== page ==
The beautiful painting that you see before your eyes, is called The Roses of Heliogabalus by Sir Lawrence Alma-Tadema.
And this beautiful painting is currently on show as part of ‘A Victorian Obsession’ at the Leighton House Museum.
I’ll keep this brief and to the point. The house itself is worth visiting, purely for its Arab Hall. The famous painter Leighton (whom the house belonged to) found himself inspired by the Middle East during his lifetime, and as a result decorated his house to reflect that. This hall is one of the first things you see, and really does take your breath away. (Something you wouldn’t expect in the sleepy streets of Kensington.)
Also the price of the ticket included an audio guide, which is definitely worth mentioning as you feel you get a little more for the entrance fee.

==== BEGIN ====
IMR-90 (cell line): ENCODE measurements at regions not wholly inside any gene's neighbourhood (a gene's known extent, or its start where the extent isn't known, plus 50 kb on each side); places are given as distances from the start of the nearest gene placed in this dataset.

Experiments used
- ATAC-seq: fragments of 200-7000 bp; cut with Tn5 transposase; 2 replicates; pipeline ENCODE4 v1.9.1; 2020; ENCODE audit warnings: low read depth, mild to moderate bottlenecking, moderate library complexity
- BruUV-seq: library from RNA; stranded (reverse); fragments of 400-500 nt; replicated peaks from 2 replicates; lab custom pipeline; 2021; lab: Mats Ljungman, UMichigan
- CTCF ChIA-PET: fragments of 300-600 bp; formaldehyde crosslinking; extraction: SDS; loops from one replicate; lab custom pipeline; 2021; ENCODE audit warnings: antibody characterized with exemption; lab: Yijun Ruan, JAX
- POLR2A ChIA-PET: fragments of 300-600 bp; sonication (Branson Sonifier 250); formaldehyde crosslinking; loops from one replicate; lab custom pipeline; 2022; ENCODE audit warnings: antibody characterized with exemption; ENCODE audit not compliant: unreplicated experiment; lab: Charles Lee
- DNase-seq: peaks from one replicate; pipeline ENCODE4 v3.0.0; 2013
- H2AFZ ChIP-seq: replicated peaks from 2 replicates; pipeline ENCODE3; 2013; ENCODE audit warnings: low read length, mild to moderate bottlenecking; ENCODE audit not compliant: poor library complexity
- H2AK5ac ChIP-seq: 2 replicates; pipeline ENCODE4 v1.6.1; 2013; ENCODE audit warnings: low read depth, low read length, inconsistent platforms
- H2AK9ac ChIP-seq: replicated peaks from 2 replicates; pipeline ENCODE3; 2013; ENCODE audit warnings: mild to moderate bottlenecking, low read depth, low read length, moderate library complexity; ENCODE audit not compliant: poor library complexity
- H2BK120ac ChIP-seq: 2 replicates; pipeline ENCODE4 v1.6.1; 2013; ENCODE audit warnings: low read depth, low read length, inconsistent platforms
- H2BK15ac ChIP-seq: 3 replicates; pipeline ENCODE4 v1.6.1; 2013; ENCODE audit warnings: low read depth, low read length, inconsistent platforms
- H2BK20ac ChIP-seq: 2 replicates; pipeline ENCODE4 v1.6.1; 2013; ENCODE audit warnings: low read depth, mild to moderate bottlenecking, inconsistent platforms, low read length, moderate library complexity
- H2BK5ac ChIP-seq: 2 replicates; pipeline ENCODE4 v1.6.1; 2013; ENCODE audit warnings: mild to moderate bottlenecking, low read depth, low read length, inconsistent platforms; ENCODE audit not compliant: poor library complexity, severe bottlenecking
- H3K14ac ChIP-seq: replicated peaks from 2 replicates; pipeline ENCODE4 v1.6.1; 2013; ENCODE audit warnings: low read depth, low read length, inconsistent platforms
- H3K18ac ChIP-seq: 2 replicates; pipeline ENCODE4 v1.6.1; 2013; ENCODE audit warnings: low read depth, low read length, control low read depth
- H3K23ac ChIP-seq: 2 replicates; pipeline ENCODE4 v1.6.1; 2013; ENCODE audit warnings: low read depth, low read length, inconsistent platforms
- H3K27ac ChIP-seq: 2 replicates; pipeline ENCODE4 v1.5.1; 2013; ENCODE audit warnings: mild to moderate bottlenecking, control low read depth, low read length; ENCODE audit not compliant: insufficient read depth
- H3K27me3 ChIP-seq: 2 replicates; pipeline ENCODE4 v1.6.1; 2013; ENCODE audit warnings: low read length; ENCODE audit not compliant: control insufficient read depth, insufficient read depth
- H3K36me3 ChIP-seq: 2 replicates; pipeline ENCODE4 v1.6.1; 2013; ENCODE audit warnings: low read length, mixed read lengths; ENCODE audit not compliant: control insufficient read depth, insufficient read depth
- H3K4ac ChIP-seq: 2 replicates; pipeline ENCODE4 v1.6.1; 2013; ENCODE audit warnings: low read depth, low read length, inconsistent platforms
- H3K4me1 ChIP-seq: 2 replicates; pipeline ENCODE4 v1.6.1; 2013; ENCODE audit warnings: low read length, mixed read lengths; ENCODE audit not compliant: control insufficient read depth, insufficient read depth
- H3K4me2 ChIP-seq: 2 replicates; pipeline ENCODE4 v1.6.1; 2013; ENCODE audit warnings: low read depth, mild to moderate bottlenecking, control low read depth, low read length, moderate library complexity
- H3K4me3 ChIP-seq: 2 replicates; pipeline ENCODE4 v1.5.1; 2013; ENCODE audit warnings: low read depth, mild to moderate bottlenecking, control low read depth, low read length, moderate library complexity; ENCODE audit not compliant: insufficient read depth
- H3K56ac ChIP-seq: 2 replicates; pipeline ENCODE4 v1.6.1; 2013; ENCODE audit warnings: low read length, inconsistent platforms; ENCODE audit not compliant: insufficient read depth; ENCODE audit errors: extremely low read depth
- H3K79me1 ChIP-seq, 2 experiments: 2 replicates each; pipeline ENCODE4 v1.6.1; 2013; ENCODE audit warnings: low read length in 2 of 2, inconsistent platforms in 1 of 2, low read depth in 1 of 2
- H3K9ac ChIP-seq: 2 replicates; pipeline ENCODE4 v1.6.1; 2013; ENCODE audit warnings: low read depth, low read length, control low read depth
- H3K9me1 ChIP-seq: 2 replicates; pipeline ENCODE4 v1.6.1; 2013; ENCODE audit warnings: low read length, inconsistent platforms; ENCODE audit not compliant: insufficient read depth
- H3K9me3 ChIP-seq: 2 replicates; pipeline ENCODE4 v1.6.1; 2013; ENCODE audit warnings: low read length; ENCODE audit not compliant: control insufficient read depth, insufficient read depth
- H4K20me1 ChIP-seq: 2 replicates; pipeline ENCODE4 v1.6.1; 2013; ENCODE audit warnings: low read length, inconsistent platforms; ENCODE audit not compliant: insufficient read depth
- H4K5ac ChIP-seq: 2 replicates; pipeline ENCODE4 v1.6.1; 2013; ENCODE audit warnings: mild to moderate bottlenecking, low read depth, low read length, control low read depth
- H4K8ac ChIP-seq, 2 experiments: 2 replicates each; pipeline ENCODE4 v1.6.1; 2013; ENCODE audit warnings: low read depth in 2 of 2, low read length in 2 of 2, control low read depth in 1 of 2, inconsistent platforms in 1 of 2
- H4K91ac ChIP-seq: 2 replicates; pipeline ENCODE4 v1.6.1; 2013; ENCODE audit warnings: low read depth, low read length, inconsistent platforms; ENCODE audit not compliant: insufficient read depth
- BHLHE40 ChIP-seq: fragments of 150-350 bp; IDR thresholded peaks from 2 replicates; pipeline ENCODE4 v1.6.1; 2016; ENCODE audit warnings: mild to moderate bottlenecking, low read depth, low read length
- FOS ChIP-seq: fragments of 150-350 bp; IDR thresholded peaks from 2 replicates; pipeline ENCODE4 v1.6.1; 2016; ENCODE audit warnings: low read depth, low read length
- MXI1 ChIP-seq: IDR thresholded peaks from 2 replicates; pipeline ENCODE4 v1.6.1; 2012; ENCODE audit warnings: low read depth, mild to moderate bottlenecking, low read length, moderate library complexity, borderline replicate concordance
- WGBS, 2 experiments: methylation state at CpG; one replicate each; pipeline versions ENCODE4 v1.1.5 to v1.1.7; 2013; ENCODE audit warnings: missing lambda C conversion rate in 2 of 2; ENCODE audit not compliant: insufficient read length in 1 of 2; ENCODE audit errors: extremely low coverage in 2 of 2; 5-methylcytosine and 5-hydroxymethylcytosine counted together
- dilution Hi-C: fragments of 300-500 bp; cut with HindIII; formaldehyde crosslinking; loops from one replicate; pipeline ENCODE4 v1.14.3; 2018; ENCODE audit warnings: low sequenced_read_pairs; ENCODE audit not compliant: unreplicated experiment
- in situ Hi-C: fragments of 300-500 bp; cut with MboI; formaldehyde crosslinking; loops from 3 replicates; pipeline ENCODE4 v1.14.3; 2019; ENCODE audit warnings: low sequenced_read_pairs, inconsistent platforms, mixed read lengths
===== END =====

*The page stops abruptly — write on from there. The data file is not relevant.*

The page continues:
Then, as you make your way through the house, more and more paintings are on display (quite honestly I’m not sure whether or not these are part of the permanent collection, or part of the current temporary exhibition. Which has now been extended until the 6th April.) And as you can probably tell, I have a favourite painting that was on display. All the others seemed to lead up to this moment that you would meet the above artwork.
You enter a sectioned off room. Immediately, your nostrils are filled with a heavy sent of roses. Your eyes are then proceeded to be assaulted with this lavish, overflowing, large painting, arousing all the senses. Normally, I find it hard to engage with old paintings, I foolishly have begun to file them away somewhere labelled ‘dusty relics’ and ‘outdated’. Yet here I am, imploring you all to go and see it if you can! Or if not, google it, make the image as large as possible for your screen and just stare.
The painting is based upon a (probably fictional) event concerning the Roman Emperor named Elagabalus (as known as Heliogabalus.) Depicting one of his lavish parties, it shows Elagabalus smothering his guests (to the point of death) with rose petals, released from the ceiling.
And with that I’ll leave you.
Now google that painting! (Or stare at the tiny example above.)